Take the risk, Pastor. Don’t rely on programs and children and music to make up for your retreat from the pulpit.

Yes, it takes work to offer sermons for special occasions. The pressure is up, the communication is a bit more complicated by a mixed audience, the program is already packed full by musicians more than willing to take the Pastor’s place if he has nothing to say, the demands for inspiration seem to be through the roof when the place is packed. Hitting a home run seems against the odds.

But at least get on base, Pastor. You can do it. Prepare for those 15 to 20 minutes or so. Your congregation has brought their non-Christian family, who are willing once a year to darken the doors of a church. They need to get close to the Christmas story. Some people picked you after a Google search and wouldn’t know one church from another. Yours is close by and the service time is right.  Loved ones home for Christmas are there to warm their hands at the fire of memories of your church in years gone by. Families for the first time in a long time are all together in a pew and need a Gospel truth to create harmony at home. Many are hurt, lonely and depressed, filled with regrets at wasted Christmases. And your not going to preach?????

Step boldly into that moment and declare the Gospel of peace the best you can – out of sincerity, out a knowledge of God’s Word, out of full confidence and assurance.

I Don’t Think This Is Our Problem – Thomas Kidd’s Exhortation to Stop Idolizing the Pilgrims This Thanksgiving

Thomas Kidd reviews Robert McKenzie’s “The First Thanksgiving: What the Real Story Tells Us About Loving God and Learning from History.” Christianity Today published it today, Thanksgiving 2014.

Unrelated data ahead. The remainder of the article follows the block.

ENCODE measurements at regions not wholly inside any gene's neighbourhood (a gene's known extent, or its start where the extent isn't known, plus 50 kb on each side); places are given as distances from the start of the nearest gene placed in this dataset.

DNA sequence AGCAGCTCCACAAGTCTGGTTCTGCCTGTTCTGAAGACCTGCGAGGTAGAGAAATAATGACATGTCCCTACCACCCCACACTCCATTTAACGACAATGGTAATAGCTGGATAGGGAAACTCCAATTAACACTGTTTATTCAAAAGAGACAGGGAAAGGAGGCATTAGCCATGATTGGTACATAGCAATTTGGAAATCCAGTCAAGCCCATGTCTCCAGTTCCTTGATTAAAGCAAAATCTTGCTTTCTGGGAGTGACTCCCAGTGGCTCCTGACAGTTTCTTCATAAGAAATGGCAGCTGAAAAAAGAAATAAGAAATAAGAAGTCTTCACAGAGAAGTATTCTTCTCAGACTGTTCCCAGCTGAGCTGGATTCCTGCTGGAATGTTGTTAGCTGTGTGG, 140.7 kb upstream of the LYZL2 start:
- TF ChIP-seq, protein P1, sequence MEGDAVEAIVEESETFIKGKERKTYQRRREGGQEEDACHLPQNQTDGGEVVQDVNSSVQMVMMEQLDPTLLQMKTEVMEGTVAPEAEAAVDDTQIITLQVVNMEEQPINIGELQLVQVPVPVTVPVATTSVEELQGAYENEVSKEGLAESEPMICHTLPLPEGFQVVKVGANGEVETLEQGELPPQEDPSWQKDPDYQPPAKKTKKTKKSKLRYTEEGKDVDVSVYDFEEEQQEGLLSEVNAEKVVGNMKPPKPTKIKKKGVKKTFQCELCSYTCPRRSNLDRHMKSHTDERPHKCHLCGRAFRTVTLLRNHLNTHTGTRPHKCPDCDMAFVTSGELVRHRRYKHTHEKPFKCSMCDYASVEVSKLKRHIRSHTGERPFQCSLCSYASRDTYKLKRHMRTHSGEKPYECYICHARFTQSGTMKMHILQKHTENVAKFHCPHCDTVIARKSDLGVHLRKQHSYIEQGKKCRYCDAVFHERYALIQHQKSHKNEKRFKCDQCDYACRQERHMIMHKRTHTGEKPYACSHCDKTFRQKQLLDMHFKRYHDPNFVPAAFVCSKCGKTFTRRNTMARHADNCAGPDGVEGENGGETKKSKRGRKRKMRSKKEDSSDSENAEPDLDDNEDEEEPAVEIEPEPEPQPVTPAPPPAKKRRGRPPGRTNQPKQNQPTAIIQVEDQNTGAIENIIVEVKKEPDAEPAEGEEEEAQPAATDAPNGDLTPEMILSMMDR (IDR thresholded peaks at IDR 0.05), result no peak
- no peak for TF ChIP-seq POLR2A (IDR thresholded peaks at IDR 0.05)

I read the review. Nothing startling. It joins the long line of books which make sure that we radically question our cultural metanarratives and look with greater suspicion on our Evangelical hagiography. Okay, I get it.

Maybe I am just being sentimental, but I wish Christianity Today had held off a day or two. I mean, how many punches are we supposed to take during our festive seasons? Feels like heaping on a bit. I don’t question the scholarship as much as I become suspicious of the motive.

D James Kennedy tacked the Evangelical ship toward hagiography. I quite enjoyed his sermons on George Washington and Abraham Lincoln. He seemed to love the noble in the man and let that stand by itself for something. I begin to wonder who can be allowed to stand above the crowd, or whether or not that is allowable at all.

So thanks, Christianity Today. I already had the scoop on the realities of the Pilgrim fathers on Thanksgiving Day. I have read the books and get the point. There are plenty of people ahead of you on this one. However, there aren’t many in the line ennobling some pretty impressive people. Just because David Barton’s scholarship and motives are suspect doesn’t mean you have to stand in the echo chamber of skepticism.

Evangelicals and Ferguson

I have rather seriously tracked Evangelical responses to Ferguson. This is my tribe, and I take fairly seriously what happens among them/us. Here are some of my responses.

1. Evangelicals are more seriously engaged with racial justice issues than in the years I was in college in the 60s. Evangelicals were then newly disengaging with the Fundamentalism of the first half of the 20th century and some of the more turbulent reaction to the integration movements of the 1960s. They did not have the developed skill sets to do that well. Times have changed.

2. Evangelicals have not allowed the left to monopolize the language of love and dialogue. There was a time when Evangelicalism seemed to be simply the counterpoint to the left’s point. Evangelicals have learned that the contribution of the church is redemption and forgiveness as what it primarily brings to the table. The church is not the state and not the court system.

3. Evangelicals are not even flirting with Fundamentalism. The Evangelical right wing is hardly showing up in the cultural dialogue though it does make theological waves on such issues as inerrancy, theological debate and NeoCalvinism.